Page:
Being in a Relationship with Someone with a Mental Illness

Living and coping with a mental illness is one thing – being in a relationship with someone who has a mental illness is another.

As someone who is currently in a long-term relationship, it’s incredibly crucial for the person I am with to understand that I have occasional bouts of depression and anxiety. He doesn’t necessarily have to know how I feel, but it’s important that he empathizes with me and comforts me during my tough moments.

If you are in a relationship with a significant other who has a mental illness – whether it be bipolar disorder, an eating disorder, PTSD, ADHD, etc. – here are several factors to take into consideration when helping your boyfriend or girlfriend cope with his/her mental health:

  1. Let your partner feel sad.
    Before my current relationship, my ex-boyfriend told me that it isn’t okay to cry and advised me to avoid feeling sad as much as possible.
    Although I thought this would help, it made my mental health more difficult to cope with. Whenever I was stressed or anxious and wanted to cry my emotions out, I would keep my feelings to myself, which was extremely detrimental to my health.
    With my current boyfriend, I can feel sad whenever I want to feel sad and cry whenever my emotional bucket fills up. This is especially liberating whenever I have major panic attacks or whenever I feel stressed out.
    Allow your partner to feel broadly. Let them celebrate their successes with elation and lament their lows with tears. Acknowledge their feelings – good and bad – and comfort them when necessary.
  2. Listen to your significant other.
    Another equally significant factor when dating someone with a mental illness is to listen to your partner whenever he/she feels upset.
    Listening to your significant other vent out his/her feelings is a great way to not only bond together as a couple, but to relieve your partner from his/her stresses.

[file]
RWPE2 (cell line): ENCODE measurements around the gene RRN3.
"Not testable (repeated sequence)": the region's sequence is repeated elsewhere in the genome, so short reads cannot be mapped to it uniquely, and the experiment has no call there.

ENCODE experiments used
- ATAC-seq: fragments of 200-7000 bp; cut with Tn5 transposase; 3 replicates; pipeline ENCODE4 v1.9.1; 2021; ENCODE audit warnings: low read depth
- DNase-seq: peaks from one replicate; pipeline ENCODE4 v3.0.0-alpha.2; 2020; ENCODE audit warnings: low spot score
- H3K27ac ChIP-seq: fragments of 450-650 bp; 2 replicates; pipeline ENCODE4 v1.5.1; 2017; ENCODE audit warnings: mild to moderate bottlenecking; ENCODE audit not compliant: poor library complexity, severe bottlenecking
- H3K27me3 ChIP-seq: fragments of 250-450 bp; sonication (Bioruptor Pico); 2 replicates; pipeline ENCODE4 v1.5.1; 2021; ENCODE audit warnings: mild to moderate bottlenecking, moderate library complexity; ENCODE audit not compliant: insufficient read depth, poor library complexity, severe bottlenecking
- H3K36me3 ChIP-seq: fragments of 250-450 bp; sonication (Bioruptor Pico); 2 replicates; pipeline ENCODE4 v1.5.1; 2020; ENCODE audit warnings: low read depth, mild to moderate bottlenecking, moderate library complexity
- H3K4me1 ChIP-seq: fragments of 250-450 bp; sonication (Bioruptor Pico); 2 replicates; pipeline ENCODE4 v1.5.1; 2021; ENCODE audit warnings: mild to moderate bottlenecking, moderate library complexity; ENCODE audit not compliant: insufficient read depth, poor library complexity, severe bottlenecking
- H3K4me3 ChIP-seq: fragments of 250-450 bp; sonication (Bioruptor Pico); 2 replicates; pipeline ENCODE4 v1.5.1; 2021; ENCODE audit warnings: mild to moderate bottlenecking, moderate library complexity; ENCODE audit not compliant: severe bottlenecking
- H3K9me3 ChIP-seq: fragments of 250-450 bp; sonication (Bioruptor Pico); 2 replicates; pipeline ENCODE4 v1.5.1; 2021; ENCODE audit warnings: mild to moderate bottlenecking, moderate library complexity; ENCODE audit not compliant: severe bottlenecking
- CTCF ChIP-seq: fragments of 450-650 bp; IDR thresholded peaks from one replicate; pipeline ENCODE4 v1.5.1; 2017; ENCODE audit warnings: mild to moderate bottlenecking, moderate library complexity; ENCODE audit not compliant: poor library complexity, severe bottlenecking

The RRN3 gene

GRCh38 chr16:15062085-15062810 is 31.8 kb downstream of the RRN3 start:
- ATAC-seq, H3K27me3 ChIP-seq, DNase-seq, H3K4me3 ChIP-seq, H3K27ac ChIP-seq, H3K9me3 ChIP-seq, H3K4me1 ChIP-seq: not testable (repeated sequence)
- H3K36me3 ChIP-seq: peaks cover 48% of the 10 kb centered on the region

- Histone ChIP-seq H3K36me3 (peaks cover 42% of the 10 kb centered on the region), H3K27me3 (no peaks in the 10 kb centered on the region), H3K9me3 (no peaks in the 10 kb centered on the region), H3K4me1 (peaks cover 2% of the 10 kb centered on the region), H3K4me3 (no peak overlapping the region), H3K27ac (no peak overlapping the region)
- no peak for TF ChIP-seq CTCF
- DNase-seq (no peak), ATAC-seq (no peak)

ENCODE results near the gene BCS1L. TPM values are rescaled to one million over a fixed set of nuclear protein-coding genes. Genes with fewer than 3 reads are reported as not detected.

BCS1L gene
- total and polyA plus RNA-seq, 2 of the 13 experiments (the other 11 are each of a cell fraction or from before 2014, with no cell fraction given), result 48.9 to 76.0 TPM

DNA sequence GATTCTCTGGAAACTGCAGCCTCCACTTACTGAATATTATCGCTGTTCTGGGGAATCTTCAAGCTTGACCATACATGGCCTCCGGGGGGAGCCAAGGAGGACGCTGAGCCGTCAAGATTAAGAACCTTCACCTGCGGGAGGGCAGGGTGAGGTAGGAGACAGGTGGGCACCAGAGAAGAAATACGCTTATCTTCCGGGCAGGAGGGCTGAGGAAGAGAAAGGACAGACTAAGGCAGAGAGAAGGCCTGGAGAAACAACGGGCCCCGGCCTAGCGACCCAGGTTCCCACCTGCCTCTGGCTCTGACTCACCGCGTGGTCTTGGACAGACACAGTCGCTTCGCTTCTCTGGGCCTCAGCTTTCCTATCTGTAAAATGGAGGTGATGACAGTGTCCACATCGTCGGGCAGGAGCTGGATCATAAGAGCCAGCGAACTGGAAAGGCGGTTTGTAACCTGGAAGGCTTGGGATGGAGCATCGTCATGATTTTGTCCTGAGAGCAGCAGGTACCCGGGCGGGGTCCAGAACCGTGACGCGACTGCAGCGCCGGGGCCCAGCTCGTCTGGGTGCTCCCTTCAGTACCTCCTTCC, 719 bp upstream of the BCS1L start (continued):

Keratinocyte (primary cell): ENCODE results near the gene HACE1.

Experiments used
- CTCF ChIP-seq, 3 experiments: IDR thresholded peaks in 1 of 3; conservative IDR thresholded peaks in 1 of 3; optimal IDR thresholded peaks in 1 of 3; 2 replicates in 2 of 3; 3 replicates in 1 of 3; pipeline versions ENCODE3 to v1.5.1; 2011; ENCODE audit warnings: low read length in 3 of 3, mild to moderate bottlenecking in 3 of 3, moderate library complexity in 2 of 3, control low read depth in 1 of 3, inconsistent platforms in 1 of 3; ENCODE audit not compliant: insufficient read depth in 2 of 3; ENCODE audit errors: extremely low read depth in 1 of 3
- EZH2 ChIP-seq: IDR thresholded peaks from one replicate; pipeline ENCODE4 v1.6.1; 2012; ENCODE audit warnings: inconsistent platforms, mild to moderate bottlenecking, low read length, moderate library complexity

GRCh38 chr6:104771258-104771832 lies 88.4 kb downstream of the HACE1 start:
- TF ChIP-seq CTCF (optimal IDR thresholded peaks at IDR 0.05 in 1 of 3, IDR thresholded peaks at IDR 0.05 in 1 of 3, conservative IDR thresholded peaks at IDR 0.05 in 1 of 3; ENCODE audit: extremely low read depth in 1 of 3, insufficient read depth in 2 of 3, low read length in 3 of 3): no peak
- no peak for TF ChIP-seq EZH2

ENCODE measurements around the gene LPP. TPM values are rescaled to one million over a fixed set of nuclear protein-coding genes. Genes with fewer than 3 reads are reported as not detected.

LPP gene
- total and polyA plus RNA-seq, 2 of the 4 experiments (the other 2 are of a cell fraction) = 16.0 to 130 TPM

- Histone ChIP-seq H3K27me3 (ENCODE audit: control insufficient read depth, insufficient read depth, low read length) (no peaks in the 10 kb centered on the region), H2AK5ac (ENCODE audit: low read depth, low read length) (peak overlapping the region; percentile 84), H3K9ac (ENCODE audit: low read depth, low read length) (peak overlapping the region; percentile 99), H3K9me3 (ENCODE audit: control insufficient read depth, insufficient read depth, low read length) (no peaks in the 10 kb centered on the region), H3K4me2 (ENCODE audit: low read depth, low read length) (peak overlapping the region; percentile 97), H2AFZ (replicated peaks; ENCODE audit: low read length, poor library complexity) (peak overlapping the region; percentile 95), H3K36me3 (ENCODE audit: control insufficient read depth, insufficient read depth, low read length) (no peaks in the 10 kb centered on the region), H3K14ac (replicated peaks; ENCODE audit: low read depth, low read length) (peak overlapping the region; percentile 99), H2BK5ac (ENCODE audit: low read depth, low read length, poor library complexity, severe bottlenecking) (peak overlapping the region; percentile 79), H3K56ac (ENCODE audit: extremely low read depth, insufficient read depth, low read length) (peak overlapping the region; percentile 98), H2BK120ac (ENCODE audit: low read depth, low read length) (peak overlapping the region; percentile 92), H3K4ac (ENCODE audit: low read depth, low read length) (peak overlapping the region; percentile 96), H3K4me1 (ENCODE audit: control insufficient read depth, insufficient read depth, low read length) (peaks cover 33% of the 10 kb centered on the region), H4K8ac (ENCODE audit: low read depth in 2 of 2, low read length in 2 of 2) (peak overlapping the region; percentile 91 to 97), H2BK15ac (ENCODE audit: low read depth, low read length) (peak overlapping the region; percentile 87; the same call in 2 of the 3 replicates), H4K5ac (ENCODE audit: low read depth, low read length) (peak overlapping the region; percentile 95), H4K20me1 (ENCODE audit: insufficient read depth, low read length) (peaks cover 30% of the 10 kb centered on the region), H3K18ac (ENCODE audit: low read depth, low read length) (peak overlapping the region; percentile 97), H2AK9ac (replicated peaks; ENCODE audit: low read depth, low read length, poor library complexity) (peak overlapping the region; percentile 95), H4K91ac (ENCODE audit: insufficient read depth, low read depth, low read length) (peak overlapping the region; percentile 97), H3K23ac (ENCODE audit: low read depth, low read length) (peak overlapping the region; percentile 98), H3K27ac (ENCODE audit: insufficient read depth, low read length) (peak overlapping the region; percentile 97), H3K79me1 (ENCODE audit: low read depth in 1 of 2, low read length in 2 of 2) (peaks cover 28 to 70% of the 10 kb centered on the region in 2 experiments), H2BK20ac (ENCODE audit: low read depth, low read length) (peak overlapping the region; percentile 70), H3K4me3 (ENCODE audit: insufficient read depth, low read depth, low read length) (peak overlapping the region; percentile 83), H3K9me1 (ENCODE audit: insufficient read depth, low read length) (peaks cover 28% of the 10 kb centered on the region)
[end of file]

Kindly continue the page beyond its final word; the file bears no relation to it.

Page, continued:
Be sure to let him/her speak and only interject or speak when it’s extremely important.
  3. Do your research.
    I cannot stress this one enough. If you have personally never struggled with a mental illness, it may be in your best interest to do some research on the mental illness that your significant other has, as well as the symptoms he/she may experience. This way, you will know why your partner reacts the way he/she does during an uncomfortable or emotional situation and better empathize with your boyfriend or girlfriend.
  4. If your significant other likes to be comforted during an episode, comfort him/her. If not, give your partner some space.
    Ask your partner what he/she wants you to do during an episode. If your significant other prefers to have space, then distance yourself for a few minutes (or for as long as he/she needs). Otherwise, be sure to comfort your partner and be patient.
    If your partner suffers from severe panic attacks, know that they may last from 5-25 minutes. Wait for as long as your significant other needs and be there for your partner afterward.
  5. Know that having a mental illness is a lifelong struggle for many people (including your partner).
    Remember that your boyfriend/girlfriend’s mental health may be a lifelong struggle. It’s important to have patience with your loved one, especially if you’re in it for the long run. Although you may not struggle with the same mental condition (or any mental condition at all), it is still imperative to be empathetic and to encourage your partner to stay strong.
  6. Give advice with caution.
    If your significant other asks you for advice on how to cope with his/her mental illness or merely wishes for some words of comfort, choose your words carefully.
    Some people may not like hearing “It will be OK” and others may not want to hear “You will be fine.” However, some may prefer to be comforted with those words.
    However your partner likes to be comforted, be cautious with your word choice. Never sound ignorant or tell your partner to “just get over it.” Always be respectful and loving, never condescending or impatient.

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